Equality, We Are All In This Together


On January 24th, I read an upsetting story about West Bengal, India on the NYTimes.  The cliff notes version: a village council ordered gang rape of a woman whose ‘crimes’ were: 1) agreeing to marry someone outside her community, and 2) not having the funds to pay the fine for the ‘crime’.

No amount of adjectives can fully capture the depth of my feelings as I think about the horrific reality the young woman suffered and will face upon recovery from hospitalization.  As I write this, thirteen individuals have been accused and by the time this post goes live, I hope the wheels of justice have taken a quicker pace than what happened for the college student in Delhi in 2012.

The more depressing reality is that Indian women aren’t alone in being subjected to unimaginable atrocities. In the last year alone, major NGOs and activists have shed light on gang rape and brutal violence experienced by women living in slums of Nairobi.  Just in the last week, Morocco passed a law where by marrying the victim of a rape does not free the rapist from legal prosecution.  North America doesn’t fare better either in protecting women.  A data point I remember well from college screamed that 1 in 5 women would be sexually assaulted in her lifetime.

A truly complex and contextual reality is behind similar fates of women who live miles apart.  If you dig into the causes, poverty is often deemed a contributing factor, independent of the location.  I leave the analysis of the causes to more informed and experienced brains.  From my perspective, I think we need to talk about these despicable realities.  More awareness about these horrendous crimes will spark action and if nothing else, it will create a new norm where women are not discouraged into silence.  At a system level, policies as well as practices need to change.  A legal framework is critical, but implementation is equally important.  The public service sector also needs to be reliable so that women can report crimes without fear of judgment.  Moreover, women themselves need to feel empowered.  Support of loved one’s and personal courage to demand as well as seek justice will play a critical role in setting things right.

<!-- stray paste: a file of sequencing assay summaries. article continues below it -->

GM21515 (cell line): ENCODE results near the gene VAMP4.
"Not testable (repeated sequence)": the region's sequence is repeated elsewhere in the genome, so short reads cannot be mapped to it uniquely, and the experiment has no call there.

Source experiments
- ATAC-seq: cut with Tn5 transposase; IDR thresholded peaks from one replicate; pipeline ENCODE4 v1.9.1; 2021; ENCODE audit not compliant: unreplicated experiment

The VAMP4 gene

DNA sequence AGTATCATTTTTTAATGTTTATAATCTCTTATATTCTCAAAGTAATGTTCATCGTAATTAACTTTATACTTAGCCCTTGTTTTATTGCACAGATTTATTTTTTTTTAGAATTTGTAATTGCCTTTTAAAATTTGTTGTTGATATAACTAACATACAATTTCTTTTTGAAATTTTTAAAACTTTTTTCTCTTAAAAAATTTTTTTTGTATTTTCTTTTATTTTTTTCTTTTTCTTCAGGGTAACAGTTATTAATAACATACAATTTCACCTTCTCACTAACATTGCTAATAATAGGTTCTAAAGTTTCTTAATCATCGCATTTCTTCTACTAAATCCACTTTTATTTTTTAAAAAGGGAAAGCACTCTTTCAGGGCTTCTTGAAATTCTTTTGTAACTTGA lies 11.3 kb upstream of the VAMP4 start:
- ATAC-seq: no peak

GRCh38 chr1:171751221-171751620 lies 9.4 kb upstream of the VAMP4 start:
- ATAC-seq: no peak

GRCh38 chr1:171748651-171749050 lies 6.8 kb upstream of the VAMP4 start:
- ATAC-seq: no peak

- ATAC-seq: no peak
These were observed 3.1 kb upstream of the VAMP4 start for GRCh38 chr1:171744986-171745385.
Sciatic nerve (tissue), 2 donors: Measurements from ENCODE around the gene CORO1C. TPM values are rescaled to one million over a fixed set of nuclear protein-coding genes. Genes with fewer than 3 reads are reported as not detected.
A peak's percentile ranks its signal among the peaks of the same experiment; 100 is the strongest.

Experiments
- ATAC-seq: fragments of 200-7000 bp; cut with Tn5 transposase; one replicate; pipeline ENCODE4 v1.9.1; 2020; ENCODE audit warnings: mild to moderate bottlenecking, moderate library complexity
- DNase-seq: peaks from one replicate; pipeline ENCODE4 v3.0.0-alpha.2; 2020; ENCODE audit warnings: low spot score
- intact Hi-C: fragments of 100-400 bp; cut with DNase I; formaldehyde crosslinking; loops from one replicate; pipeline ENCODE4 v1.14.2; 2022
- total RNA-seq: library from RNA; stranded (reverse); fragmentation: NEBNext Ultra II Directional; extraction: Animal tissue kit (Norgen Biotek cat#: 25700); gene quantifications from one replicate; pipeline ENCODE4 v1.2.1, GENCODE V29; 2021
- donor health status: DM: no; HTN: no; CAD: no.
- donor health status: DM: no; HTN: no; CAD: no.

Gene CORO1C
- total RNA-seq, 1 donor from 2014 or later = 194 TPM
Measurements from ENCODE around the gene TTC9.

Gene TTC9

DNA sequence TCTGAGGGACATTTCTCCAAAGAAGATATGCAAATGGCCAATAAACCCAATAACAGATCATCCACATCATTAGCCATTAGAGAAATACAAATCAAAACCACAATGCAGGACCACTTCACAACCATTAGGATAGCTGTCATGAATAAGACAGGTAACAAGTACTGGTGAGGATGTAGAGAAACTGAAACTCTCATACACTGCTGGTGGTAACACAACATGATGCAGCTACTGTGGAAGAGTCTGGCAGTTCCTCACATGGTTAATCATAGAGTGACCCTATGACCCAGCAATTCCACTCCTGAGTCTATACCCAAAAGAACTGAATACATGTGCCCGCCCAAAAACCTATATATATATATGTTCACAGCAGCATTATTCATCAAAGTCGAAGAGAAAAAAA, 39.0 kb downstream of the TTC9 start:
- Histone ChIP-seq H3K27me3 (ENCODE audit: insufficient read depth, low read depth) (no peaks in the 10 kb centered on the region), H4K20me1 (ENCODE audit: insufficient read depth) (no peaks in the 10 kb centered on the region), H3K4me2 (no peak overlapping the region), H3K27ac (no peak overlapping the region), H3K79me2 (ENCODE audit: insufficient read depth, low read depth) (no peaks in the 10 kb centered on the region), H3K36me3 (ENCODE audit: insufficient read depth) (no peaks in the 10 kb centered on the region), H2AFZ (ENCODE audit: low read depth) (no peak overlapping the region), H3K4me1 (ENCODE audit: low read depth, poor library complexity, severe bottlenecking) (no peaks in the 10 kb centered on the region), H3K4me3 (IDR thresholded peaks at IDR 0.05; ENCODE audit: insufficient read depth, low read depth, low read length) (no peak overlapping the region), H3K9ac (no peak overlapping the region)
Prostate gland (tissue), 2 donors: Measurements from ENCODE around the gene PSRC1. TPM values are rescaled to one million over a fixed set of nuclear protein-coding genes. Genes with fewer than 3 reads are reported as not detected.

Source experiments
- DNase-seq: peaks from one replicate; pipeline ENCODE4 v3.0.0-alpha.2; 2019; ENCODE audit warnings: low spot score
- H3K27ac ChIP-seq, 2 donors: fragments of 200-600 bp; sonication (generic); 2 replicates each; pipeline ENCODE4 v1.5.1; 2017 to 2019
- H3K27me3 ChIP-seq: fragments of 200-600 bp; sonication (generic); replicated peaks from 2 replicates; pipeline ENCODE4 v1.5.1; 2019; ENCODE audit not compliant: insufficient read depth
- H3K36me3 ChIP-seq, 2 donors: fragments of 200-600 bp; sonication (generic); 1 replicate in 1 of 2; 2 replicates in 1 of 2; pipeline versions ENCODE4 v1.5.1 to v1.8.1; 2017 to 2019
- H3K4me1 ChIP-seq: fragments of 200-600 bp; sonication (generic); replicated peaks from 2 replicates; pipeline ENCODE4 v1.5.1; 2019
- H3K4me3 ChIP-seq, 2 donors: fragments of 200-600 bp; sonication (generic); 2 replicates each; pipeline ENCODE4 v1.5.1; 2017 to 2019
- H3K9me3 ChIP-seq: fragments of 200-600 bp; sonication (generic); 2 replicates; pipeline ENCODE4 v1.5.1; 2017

I have not said anything new here and that’s my bigger concern.  The scope of change in making this world a more equal place for women seems overwhelming.  Even so, I truly believe that if each person commits to being more aware and standing for what’s morally right in his/her part of the world, stories like the one from West Bengal could soon be history.  I leave you with some of my favourite words by Gibran: “…the wicked and the weak cannot fall lower than the lowest which is in you also. So the wrong-doer cannot do wrong without the hidden will of you all.”

– Surkhab Peerzada, Jr. Board Member.

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